In the Shaker: What makes a drink 'a twist on a classic'?

Putting a twist on a classic is about a lot more than simply switching the odd ingredient; when it’s done well it’s about a time, a place, a sensibility… Jared Brown and Anistatia Miller pick some of their favourite variations


How many times have you read the phrase ‘a twist on a classic’ on a drinks menu? There’s a reason that we all look at tried-and-true standards, imbue them with our own thoughts, and then send them out off into the world as our personal variation on a classic.

Classics are good. Classics work. But when is a ‘twist on a classic’ a way to explain the way that you make the classic more accessible to your specific audience?

Does everyone agree that The Aviation, presented by Hugo Ensslin in his 1917 tome Recipes for Mixed Drinks, is a classic despite the fact that when Harry Craddock included the drink in his 1930 compilation The Savoy Cocktail Book he forgot to add the essential sky-blue ingredient crème de violette? Well, we think so.

We’ve seen it revived on menus in New York, Berlin, Tokyo, Rio, Athens – you name it. But think about it: Craddock’s unintentional ‘twist on a classic’ also became a classic. There is likely a simple explanation for this: crème de violette was not, and is not, that easy to procure outside of major metropolises. And some people find a hefty splash of maraschino a bit overwhelming.

What we're drinking

We’re busy sipping in the land Down Under this time, and found our way into the Gin Palace in Melbourne, which boasts more than a dozen ways to twist a Martini. This adaptation of Harry Craddock’s Orange Cocktail is a great excuse to revisit how many ways you can enjoy an orange aside from wedges and juice. The gin is infused with orange zest, as well as dry and sweet vermouths, for about a week. Then it’s stirred with Angostura Bitters and garnished with an orange twist, of course.

Rules’ Brian Silva thinks so, and consequently crafted an Aviation Twist that appeals to his own sensibilities as well as those of his discerning clientele.

A twist can involve more than a subtraction or addition of an ingredient. Hidetsugu Ueno of Bar High Five infuses vodka with basic English breakfast tea then shakes it with a teaspoon of tea liqueur (oolong tea liqueur works a treat here).

The real ‘Ueno secret’ is that he rinses the ice in his shaker with four atomiser sprays of bianco vermouth to impart a subtle sweetness and complexity. Yes, it is a twisted classic Vodka Martini, but at the base of its bones, Ueno’s Black Tea Martini is a Vodka Martini, done Tokyo-style.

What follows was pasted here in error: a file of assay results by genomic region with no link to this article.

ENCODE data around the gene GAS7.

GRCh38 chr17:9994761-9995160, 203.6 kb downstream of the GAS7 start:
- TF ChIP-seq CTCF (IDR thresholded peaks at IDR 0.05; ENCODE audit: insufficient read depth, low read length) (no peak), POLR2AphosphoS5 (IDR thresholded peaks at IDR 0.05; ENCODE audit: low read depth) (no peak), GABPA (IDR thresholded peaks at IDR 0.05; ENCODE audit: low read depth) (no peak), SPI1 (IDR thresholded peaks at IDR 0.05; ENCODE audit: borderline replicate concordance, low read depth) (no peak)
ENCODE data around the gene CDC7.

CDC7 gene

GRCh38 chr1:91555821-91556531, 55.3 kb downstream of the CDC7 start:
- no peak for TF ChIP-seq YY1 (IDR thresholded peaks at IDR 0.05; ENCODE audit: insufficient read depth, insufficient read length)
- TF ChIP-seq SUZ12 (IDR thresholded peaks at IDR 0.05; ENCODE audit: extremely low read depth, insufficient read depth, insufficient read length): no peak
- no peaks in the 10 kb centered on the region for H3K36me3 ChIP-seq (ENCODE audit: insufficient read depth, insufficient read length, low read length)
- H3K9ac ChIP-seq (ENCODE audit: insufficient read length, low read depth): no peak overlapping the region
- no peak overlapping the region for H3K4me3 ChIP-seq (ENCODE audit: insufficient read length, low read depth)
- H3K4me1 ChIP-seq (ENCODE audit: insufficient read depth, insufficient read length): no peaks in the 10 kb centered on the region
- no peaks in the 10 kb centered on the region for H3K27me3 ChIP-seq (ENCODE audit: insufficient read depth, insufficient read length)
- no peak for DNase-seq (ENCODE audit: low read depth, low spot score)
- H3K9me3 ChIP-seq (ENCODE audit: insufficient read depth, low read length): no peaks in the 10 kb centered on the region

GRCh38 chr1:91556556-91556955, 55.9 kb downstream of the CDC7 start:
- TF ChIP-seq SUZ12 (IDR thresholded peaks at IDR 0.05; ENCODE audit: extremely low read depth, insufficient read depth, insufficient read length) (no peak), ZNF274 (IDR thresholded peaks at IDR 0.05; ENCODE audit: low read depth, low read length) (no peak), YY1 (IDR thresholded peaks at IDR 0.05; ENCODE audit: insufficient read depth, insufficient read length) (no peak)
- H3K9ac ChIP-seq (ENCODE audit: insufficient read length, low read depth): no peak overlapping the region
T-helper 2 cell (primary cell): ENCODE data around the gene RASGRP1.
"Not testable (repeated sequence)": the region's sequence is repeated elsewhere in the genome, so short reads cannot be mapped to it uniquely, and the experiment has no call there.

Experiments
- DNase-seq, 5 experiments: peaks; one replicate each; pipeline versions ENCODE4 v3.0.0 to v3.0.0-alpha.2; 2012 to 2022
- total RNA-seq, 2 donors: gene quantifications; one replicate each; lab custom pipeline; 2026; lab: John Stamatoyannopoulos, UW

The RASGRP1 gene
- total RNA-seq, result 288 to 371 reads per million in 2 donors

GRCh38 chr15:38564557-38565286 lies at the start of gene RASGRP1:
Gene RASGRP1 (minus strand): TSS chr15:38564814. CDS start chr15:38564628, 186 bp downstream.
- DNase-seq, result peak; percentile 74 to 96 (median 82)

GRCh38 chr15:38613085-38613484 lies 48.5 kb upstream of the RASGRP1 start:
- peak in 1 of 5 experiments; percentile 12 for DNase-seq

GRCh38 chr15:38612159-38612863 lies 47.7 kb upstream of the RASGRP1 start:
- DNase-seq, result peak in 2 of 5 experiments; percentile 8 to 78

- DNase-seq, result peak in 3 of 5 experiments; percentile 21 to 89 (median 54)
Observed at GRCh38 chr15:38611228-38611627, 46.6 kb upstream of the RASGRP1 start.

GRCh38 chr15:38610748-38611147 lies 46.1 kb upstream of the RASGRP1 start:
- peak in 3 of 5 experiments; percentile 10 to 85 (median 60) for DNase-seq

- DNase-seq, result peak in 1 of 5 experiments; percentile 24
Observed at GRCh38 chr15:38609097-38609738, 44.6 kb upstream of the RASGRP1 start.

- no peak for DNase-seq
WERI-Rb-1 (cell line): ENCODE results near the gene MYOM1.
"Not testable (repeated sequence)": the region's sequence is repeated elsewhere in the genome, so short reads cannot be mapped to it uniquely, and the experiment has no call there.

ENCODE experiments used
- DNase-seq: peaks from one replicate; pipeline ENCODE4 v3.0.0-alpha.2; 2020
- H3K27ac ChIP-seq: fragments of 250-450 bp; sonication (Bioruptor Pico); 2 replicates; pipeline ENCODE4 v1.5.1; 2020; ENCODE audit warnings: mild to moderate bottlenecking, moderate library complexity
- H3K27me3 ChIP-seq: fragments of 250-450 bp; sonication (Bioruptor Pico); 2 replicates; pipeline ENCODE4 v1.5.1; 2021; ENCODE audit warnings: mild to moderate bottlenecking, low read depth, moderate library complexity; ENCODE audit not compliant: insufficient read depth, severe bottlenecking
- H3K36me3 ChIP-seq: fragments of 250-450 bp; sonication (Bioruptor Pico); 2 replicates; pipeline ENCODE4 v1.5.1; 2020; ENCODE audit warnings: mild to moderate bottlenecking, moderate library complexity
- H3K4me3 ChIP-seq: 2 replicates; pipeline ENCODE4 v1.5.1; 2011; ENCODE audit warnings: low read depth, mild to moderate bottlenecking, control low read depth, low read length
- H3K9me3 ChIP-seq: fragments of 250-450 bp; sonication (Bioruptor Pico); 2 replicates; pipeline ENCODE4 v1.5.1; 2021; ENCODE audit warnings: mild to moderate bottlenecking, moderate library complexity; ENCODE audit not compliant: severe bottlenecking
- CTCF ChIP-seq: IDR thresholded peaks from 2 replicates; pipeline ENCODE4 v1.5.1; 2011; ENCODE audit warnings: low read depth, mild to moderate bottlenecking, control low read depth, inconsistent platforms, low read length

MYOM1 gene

The White Lady may have started as a noxious mix of Cointreau, crème de menthe and lemon juice crafted by Harry MacElhone before he emigrated from London’s Ciro’s Club to Tod Sloan’s New York Bar in Paris. It was at ‘sanc roo doe noo’ (as the cognoscenti named the place) that MacElhone came to his senses circa the 1920s and presented expat Americans and local Parisians with his frothy gin concoction.

At the base of its bones, Ueno’s Black Tea Martini is a Vodka Martini, done Tokyo-style

Fast-forward to 2009 or so, and the White Lady was twisted into the Earl Grey MarTEAni by Pegu Club doyenne Audrey Saunders. Her version offered New Yorkers the aroma and palate of bergamot citrus with every sip of this creamy gin classic, garnished with a lemon twist. Jared hijacked Audrey’s original recipe a couple of years later, honing it for a London audience by infusing his gin with the multi-citrus complexity of Lady Grey tea and lightly spraying the finished drink with a lemon twist but not sinking the twist into the presentation.

So, when you call your latest creation ‘a twist on a classic’, think about the reasons behind your use of this phrase. If it qualifies, then by all means, enjoy. If not, find another way to explain its close relation to a classic. Who knows? You might have invented a ‘future classic’.

Earl Grey MarTEAni
Adapted from Audrey Saunders, Pegu Club, New York, 2009

Glass: Chilled cocktail glass
Garnish: Lemon twist
Method: Emulsify egg white in a shaker then fill with ice and other ingredients. Shake hard and strain.

45ml Earl Grey tea-infused
Tanqueray Gin
30ml simple syrup
25ml lemon juice
1 egg white

Aviation Twist
Adapted from Brian Silva, Mixing in the Right Circles, 2016

Glass: Chilled cocktail glass
Garnish: Cherry
Method: Shake and strain.

60ml Plymouth Gin
7.5ml fresh lemon juice
5ml Luxardo Maraschino Liqueur

Black Tea Martini
Adapted from Hidetsugu Ueno, Bar High Five, Tokyo, 2009

Glass: Chilled cocktail glass
Garnish: None
Method: Spray the vermouth over ice cubes in a mixing glass. Add the vodka and tea liqueur, then stir and strain.

45ml English tea-infused vodka
5ml tea liqueur
4 sprays vermouth bianco

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